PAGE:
Flarf: A quality of intentional or unintentional "flarfiness." A kind of corrosive, cute, or cloying, awfulness. Wrong. Un-P.C. Out of control. "Not okay."
Flarf (2): The work of a community of poets dedicated to exploration of "flarfiness." Heavy usage of Google search results in the creation of poems, plays, etc., though not exclusively Google-based. Community in the sense that one example leads to another's reply—is, in some part, contingent upon community interaction of this sort. Poems created, revised, changed by others, incorporated, plagiarized, etc., in semi-public.
Flarf (3) (verb): To bring out the inherent awfulness, etc., of some pre-existing text.
Flarfy: To be wrong, awkward, stumbling, semi-coherent, fucked-up, un-P.C. To take unexpected turns; to be jarring. Doing what one is "not supposed to do."
A couple of years ago, if you'll remember, on the Women's Poetry listserv, a number of people began posting in horror at finding their names, with poems they hadn't written, on Poetry.com. I remember going to the site and realizing immediately it was one of those "poetry contest" scams. A year or so before that I had spoken on the phone with my grandfather, not many days before he died, and he had told me then how proud he was that he had won some sort of poetry contest, and that he had ordered the book, etc. I had always felt bad about that, and once I was on the Poetry.com site, I wrote what I thought would be the most offensive poem I could manage, and submitted it to the "contest":
Yeah, mm-hmm, it's true
big birds make
big doo! I got fire inside
gonna be agreessive, greasy aw yeah god
wanna DOOT! DOOT!
oooh yeah baby gonna shake & bake then take
AWWWWWL your monee, honee (tee hee)
uggah duggah buggah biggah buggah muggah
hey! hey! you stoopid Mick! get
off the paddy field and git
me some chocolate Quik
put a Q-tip in it and stir it up sick
fuck! shit! piss! oh it's so sad that
syndrome what's it called tourette's
make me HAI-EE! shout out loud
Cuz I love thee. Thank you God, for listening!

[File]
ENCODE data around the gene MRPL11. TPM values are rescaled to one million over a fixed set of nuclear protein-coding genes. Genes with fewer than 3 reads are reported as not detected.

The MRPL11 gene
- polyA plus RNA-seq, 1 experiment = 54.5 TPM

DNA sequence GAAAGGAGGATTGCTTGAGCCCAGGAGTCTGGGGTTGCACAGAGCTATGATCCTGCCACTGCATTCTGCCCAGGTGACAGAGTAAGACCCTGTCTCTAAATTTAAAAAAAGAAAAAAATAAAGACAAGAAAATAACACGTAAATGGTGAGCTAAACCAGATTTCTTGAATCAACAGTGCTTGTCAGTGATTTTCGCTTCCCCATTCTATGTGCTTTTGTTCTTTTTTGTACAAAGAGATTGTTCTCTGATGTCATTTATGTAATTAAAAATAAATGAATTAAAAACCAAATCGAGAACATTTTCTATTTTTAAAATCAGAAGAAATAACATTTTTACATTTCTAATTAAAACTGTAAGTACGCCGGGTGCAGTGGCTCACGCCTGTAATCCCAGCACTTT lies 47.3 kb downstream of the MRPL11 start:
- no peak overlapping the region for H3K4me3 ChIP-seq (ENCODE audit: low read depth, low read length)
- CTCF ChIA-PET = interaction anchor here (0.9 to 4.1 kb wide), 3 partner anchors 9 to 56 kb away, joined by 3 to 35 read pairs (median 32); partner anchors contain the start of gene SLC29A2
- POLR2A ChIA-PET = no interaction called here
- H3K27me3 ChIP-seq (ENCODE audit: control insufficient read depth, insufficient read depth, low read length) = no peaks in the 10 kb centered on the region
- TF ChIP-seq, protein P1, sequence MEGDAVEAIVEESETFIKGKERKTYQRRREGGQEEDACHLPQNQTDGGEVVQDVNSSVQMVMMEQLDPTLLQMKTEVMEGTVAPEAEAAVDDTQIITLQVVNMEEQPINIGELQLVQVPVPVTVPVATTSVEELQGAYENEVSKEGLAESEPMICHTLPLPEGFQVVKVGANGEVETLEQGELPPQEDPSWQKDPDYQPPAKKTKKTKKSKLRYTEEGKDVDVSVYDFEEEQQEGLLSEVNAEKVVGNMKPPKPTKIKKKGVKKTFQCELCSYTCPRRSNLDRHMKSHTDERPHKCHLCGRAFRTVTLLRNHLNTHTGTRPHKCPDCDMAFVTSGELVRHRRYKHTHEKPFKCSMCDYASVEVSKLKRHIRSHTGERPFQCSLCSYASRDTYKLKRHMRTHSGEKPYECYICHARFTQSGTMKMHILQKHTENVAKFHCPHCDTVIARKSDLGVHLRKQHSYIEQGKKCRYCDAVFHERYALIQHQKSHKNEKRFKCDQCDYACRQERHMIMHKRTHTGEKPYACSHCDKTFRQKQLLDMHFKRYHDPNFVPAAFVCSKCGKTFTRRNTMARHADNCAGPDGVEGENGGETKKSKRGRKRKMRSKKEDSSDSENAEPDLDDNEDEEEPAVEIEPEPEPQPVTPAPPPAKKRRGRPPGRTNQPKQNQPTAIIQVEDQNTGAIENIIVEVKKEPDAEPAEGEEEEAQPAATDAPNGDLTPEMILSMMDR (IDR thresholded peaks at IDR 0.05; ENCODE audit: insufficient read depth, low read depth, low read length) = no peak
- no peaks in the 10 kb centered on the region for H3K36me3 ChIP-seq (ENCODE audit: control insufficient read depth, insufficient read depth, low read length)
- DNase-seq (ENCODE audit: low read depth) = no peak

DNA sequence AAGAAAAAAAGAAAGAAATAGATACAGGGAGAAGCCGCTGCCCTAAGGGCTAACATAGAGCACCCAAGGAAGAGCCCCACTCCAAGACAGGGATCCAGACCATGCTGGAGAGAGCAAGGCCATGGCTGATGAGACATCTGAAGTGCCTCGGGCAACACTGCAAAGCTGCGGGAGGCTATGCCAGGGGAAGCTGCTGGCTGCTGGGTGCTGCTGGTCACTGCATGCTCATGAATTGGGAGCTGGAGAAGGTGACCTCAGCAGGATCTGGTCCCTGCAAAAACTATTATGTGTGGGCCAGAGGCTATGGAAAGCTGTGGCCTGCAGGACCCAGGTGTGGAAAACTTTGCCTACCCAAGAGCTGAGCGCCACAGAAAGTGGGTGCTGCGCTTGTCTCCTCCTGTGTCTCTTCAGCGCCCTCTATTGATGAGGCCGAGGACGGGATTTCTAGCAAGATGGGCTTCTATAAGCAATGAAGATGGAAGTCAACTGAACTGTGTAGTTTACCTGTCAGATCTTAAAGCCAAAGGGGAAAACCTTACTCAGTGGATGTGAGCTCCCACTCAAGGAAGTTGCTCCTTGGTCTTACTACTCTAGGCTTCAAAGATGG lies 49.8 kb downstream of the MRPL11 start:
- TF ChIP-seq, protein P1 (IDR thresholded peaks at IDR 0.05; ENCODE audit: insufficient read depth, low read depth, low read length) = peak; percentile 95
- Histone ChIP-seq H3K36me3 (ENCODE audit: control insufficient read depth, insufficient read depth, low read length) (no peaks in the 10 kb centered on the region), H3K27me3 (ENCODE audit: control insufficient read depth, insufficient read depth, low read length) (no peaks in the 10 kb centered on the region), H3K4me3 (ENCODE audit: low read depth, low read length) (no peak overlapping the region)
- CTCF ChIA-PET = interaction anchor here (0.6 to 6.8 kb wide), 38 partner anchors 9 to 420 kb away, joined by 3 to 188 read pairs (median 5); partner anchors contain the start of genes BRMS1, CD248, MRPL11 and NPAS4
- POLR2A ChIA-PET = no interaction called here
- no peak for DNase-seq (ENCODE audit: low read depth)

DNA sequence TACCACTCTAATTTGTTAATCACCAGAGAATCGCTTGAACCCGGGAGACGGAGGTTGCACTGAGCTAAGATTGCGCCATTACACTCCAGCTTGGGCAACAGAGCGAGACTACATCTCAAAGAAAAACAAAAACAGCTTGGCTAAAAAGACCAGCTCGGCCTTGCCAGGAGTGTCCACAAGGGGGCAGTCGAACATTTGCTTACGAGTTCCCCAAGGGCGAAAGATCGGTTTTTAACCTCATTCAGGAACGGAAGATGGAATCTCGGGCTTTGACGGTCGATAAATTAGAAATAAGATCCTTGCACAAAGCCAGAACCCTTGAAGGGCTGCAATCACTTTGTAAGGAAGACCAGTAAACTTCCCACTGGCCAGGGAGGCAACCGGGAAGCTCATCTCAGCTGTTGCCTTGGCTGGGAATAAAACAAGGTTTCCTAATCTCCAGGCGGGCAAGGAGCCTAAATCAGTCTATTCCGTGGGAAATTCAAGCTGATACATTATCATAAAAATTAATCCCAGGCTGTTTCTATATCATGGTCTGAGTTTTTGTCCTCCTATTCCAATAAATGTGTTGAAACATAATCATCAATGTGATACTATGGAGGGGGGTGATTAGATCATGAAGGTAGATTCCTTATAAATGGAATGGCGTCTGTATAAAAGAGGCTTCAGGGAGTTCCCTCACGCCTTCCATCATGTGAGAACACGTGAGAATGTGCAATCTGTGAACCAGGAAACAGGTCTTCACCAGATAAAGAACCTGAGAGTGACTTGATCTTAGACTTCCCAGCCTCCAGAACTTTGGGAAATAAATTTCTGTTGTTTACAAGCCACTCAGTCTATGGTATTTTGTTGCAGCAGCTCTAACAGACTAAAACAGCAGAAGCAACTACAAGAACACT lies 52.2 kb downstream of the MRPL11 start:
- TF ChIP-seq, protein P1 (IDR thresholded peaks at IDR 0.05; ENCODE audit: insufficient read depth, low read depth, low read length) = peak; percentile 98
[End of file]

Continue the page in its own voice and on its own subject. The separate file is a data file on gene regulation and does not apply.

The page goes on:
To my amazement, I received, about three weeks later, a letter from Poetry.com, with my poem fully visible through the cellophane window of the envelope. The letter, in part, read:
Gary, over the past year, we have conducted an exhaustive
examination of over 1.2 million poems that have been
submitted to us. Only a small percentage of individuals
whose poems we have reviewed were selected to be part
of this distinguished project. 'Mm-hmm' was selected for
publication because it sparks the imagination and provides
the reader with a fresh, unique perspective on life. We
believe it will add to the importance and appeal of this
special edition. Of course, Gary, as always, you are under
no obligation whatsoever to submit any entry fee or
subsidy payment, or to make a purchase of any kind.
Your poem will be presented in the most elegant way
possible. This coffee-table quality book will feature an
'Arristock leather' cover stamped in gold and a satin
And it went on like that. I can't remember if I said anything about this on the Women's Poetry listserv (I might have unsubscribed by then), but I was on the subpoetics list at the time, and posted something about it, and encouraged others to submit poems to Poetry.com. There were a few takers, including Kasey Mohammad and maybe Drew Gardner. Meanwhile, Nada, Mitch Highfill and I began writing more of these awful poems and submitting them to the site under a variety of different names.